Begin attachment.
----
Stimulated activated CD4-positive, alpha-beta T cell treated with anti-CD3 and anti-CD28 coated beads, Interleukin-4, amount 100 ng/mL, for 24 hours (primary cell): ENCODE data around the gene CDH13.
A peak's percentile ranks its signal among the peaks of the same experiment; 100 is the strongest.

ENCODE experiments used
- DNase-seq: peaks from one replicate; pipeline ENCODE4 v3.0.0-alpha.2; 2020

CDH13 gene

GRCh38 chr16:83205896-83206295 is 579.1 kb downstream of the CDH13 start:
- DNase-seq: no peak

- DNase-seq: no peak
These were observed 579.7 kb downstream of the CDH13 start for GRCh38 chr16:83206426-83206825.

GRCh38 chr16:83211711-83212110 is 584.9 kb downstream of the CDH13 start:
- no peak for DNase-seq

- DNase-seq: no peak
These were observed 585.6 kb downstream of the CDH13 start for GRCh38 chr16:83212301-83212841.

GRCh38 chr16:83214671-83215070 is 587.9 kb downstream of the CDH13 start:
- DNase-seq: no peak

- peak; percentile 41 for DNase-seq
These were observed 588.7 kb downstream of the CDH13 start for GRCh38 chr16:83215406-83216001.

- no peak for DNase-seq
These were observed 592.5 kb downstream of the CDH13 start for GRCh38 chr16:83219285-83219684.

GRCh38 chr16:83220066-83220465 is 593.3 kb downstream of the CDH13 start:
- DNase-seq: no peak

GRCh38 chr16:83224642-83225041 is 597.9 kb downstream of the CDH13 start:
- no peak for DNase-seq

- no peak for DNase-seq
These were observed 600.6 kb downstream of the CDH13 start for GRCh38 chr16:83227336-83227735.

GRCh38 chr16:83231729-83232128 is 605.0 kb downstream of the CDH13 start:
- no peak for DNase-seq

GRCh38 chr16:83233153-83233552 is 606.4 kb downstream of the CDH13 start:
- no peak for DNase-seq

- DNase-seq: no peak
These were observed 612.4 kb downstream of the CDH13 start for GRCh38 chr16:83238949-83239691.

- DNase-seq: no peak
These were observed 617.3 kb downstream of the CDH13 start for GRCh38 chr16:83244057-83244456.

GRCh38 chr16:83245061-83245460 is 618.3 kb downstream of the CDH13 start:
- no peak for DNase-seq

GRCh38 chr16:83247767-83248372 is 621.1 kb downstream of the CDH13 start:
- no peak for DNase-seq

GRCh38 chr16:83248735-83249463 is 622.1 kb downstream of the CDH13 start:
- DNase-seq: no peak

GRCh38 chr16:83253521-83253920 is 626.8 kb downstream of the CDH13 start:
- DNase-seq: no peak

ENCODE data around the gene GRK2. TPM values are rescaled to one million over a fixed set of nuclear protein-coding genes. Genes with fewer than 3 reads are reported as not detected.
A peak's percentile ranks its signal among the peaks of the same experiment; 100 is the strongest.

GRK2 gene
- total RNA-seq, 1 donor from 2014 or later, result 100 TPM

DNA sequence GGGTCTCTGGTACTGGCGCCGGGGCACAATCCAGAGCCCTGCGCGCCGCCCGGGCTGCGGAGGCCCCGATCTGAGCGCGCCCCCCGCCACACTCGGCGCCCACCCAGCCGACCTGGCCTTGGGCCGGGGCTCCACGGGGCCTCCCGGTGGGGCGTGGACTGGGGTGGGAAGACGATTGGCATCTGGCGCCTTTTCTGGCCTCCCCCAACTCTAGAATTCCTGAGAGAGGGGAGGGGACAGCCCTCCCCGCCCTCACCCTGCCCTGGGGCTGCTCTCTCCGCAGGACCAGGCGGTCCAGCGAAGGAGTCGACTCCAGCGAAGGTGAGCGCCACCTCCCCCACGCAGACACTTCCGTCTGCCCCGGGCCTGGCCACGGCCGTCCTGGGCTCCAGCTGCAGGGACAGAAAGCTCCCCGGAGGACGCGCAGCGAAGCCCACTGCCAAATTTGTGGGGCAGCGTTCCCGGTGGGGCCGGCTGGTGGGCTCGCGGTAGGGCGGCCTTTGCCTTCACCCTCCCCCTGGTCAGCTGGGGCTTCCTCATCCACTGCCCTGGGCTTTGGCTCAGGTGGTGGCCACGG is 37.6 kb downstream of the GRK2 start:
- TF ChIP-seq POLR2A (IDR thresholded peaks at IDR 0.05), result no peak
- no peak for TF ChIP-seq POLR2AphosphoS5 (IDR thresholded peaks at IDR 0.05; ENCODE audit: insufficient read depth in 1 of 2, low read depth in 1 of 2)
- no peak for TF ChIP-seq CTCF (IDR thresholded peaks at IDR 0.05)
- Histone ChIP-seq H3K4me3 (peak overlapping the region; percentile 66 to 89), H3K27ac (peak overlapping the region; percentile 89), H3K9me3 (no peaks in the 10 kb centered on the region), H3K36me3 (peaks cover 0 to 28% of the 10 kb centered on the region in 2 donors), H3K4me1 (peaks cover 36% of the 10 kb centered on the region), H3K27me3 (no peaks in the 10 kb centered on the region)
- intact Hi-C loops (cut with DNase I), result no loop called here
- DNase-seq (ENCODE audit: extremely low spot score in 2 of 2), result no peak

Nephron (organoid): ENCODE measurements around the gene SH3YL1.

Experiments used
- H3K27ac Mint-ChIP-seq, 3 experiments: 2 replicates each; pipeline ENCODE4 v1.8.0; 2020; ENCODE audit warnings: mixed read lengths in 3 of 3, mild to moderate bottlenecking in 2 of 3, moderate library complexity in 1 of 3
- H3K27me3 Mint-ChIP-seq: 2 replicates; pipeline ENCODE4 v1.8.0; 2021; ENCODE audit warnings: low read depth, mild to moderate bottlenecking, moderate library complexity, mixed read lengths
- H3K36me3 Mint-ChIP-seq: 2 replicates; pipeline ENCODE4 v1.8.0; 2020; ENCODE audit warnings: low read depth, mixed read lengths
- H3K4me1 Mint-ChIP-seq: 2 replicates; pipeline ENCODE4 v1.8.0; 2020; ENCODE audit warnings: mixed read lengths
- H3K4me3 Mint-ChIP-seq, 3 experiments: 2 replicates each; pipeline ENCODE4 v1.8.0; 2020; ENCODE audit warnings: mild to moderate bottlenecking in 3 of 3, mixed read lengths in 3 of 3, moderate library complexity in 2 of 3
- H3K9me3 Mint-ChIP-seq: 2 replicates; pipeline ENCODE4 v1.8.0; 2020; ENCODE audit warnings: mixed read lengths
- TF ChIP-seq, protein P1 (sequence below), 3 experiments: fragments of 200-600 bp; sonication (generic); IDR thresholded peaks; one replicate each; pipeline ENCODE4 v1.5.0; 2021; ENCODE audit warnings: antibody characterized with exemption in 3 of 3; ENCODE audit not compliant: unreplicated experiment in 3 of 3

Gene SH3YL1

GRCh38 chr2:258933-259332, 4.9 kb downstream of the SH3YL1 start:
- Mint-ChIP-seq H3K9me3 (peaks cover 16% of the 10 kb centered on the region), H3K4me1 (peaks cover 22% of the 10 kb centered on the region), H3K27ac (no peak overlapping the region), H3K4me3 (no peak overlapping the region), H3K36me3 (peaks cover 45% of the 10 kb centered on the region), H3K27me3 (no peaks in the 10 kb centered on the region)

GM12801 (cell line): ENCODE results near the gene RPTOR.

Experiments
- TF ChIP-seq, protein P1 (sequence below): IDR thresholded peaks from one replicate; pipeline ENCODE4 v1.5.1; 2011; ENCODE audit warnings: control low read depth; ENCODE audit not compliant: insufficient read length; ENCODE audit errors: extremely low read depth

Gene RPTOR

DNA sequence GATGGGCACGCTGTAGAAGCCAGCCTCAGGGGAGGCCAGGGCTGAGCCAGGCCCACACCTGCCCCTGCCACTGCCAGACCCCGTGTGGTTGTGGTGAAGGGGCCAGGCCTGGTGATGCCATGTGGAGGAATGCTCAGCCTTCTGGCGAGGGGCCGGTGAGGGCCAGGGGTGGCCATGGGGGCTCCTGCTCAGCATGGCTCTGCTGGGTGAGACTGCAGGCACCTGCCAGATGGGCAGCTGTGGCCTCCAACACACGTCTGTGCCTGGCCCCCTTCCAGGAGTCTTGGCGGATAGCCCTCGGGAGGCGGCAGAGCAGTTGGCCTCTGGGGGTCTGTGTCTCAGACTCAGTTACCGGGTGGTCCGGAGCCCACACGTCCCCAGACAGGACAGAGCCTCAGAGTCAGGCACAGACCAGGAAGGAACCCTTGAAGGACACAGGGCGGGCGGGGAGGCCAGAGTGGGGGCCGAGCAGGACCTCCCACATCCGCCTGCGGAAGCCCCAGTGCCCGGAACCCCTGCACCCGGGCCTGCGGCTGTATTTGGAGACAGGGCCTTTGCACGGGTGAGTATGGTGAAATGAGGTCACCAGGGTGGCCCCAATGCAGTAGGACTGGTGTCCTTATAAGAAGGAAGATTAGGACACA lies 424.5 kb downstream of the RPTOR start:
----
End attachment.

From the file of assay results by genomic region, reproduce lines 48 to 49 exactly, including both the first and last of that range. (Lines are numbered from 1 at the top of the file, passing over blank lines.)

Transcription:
- no peak for TF ChIP-seq POLR2AphosphoS5 (IDR thresholded peaks at IDR 0.05; ENCODE audit: insufficient read depth in 1 of 2, low read depth in 1 of 2)
- no peak for TF ChIP-seq CTCF (IDR thresholded peaks at IDR 0.05)